Wells Fargo Has Strong Earnings While Citigroup Falters

Earnings for Wells Fargo, Citigroup show banking's strengths and weaknesses.

Jan. 17, 2012 — -- Wells Fargo & Co. today reported a quarterly profit increase of 20 percent, in stark contrast to an 11 percent decline at Citigroup.

This morning's announcements were as different as night and day, Raymond James analyst Anthony Polini said.

Wells Fargo's earnings announcement was generally "positive" for the last three months of 2011. Its net income rose to $4.11 billion, or 73 cents per share, while revenue decreased 4 percent to $20.6 billion.

"Wells Fargo's great quarter bodes very well for regular banks, particularly if you have less exposure to market-related items or international businesses," Polini said, referring to global concerns such as the 2-year-old European debt crisis.

Polini said the San Francisco-based bank had strong growth in loans, deposits and credit quality.

CEO John Stumpf said in a statement, "I'm extremely pleased with Wells Fargo's performance in 2011, including strong deposit and loan growth, record cross-sell and record earnings. We achieved these results while completing the conversion of Wachovia's retail banking stores – the largest such conversion in banking history – and now all of our 6,239 retail banking stores are on a single platform serving customers coast to coast."

As the first traditional U.S. bank to report its fourth-quarter earnings, Wells Fargo might be an indicator of other banks without large exposure to investment banking, in contrast to Citigroup.

Citi's quarter was "ugly" and "messy," Polini said.

"More than anything else, Citi missed on market-related items, like trading, or the investment banking side of the business," he added. "The more traditional side of the business performed more in-line. The investment banking side was weaker than expected."

Citi had a profit of $1.16 billion, or 38 cents per share, on revenue of $17.2 billion, less than expected. Citigroup had a profit of $1.3 billion and revenue of $18.4 billion for the same quarter last year. The bank's full-year net income for 2011 was $11.3 billion, up 6 percent from $10.6 billion in 2010.

"Clearly, the macro-environment has impacted the capital markets and we will continue to right-size our businesses to match the environment," Vikram Pandit, Citi's CEO, said in a statement.

JPMorgan Chase, the first of the biggest banks reporting their year-end results, said Friday that fourth-quarter profit fell 23 percent but was in line with analyst expectations.

The largest bank by assets said in a statement that profit fell to $3.73 billion, or 90 cents a share, from $4.83 billion, or $1.12, a year earlier. Investment banking revenue declined by 30 percent as trading slowed because of the financial crisis in Europe.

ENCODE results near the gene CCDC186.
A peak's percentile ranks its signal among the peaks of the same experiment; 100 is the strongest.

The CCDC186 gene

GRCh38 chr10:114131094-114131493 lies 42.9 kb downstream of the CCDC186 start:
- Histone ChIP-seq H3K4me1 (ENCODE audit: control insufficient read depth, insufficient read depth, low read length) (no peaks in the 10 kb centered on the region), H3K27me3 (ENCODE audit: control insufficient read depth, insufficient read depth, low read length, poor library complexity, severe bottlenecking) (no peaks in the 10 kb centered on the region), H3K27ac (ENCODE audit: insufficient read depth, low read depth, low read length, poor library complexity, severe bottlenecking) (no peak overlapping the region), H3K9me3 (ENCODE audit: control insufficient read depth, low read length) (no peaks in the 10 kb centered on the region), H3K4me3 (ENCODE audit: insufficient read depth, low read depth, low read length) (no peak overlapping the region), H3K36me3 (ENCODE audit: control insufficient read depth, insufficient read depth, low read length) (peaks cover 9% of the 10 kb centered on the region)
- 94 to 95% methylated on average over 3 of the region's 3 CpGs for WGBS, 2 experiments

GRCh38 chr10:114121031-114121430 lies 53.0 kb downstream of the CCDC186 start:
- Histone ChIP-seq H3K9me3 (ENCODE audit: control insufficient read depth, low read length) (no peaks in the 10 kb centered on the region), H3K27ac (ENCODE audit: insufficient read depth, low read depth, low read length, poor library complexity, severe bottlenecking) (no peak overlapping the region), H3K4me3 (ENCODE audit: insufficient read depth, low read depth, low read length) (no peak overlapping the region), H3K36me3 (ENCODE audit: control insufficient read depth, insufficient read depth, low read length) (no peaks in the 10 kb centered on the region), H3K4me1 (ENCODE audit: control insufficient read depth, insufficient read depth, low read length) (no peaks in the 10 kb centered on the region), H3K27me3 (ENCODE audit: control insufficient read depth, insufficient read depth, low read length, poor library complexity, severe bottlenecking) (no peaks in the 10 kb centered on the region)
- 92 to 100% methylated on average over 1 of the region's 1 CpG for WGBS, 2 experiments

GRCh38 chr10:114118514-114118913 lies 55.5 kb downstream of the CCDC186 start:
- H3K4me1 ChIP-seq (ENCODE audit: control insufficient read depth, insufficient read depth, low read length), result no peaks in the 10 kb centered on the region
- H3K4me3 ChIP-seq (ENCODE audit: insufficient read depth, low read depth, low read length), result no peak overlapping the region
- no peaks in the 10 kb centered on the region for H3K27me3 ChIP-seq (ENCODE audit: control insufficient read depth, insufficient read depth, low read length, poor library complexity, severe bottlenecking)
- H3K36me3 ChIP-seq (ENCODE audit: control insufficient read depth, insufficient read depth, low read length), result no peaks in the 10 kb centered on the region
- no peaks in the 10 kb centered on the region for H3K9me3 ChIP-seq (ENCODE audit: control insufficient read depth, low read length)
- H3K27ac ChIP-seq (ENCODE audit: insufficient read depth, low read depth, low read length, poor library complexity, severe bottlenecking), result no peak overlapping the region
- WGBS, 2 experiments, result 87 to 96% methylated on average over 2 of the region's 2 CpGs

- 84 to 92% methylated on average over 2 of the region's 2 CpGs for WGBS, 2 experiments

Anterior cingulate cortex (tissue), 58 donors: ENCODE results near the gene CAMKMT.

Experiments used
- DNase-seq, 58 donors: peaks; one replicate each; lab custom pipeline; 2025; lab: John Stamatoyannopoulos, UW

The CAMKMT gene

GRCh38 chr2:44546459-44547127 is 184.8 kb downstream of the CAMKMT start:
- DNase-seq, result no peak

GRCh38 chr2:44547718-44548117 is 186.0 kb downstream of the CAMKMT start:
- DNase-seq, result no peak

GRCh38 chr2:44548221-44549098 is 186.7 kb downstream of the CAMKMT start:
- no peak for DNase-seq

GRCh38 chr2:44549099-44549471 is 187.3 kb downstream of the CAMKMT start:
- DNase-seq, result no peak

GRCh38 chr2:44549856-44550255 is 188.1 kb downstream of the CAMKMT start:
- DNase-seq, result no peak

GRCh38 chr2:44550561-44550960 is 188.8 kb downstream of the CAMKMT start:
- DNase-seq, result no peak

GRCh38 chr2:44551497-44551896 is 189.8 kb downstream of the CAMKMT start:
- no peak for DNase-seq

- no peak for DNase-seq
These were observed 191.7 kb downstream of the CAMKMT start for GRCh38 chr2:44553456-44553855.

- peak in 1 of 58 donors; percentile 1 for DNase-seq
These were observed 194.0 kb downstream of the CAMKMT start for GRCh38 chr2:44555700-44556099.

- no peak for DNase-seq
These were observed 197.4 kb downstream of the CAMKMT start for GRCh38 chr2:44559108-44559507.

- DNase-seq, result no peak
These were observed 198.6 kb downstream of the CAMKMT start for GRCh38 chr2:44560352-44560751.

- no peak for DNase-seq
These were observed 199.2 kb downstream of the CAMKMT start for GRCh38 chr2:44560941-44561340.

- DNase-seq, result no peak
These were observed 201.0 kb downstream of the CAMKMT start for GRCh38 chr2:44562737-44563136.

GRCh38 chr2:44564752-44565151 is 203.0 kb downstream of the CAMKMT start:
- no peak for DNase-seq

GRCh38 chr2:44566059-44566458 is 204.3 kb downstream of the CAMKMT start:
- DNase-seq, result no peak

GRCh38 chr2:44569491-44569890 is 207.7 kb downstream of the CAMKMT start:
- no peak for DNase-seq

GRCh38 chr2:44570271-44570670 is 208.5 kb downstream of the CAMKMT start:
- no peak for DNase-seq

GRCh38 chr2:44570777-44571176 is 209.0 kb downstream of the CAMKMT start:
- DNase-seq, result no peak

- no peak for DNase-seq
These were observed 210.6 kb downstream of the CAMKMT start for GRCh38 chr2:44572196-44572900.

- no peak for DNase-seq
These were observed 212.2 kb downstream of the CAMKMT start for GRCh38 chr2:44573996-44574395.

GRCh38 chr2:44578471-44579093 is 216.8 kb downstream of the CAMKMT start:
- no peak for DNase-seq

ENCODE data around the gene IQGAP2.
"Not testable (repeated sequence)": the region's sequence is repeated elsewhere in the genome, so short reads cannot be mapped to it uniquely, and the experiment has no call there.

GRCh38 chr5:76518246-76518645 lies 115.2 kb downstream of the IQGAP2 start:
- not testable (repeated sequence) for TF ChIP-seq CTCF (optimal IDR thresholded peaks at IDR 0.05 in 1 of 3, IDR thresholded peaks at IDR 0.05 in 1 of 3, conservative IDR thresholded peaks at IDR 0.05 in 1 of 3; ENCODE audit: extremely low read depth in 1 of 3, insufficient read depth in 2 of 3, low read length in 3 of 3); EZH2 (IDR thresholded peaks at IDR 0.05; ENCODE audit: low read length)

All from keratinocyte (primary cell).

With the relatively challenging year to banks' revenues, annual bonus and compensation might be the lowest in three years, analysts forecast. JPMorgan generally pays bonuses four to six weeks into its first quarter.

Investment bank Morgan Stanley will reportedly tell employees this week that bonuses will be capped at $125,000 for most bankers, the Wall Street Journal reported today.

Before the earnings announcement, David Konrad, analyst with investment bank Keefe, Bruyette and Woods, gave a lower forecast than consensus for the bank's earnings but gave it the highest of its three ratings Konrad expected 80 cents earnings per share, lower than the consensus of 90 cents.

Konrad called the earnings figures "a fairly soft quarter by their standards," but a lower tax rate and low investment banking pay-to-revenue-ratios, known as compensation ratios, worked in the bank's favor.

Konrad said JPMorgan is "top" in the universal bank space given its diversified business mix, strong balance sheet and near-term potential for a return on equity.

Jamie Dimon, CEO of JPMorgan Chase, said in a statement, "We believe these returns were reasonable given the environment, although the return for the fourth quarter was modestly disappointing."

Because of the extended European sovereign debt crisis, Keefe, Bruyette and Woods recently lowered earnings estimates at four of the universal banks, JPMorgan Chase, Citigroup, Goldman Sachs and Morgan Stanley.

In the third quarter, "dramatic volatility" negatively impacted bank earnings, including Goldman Sachs, which reported its second quarterly loss as a public company. Goldman Sachs will report its earnings Wednesday.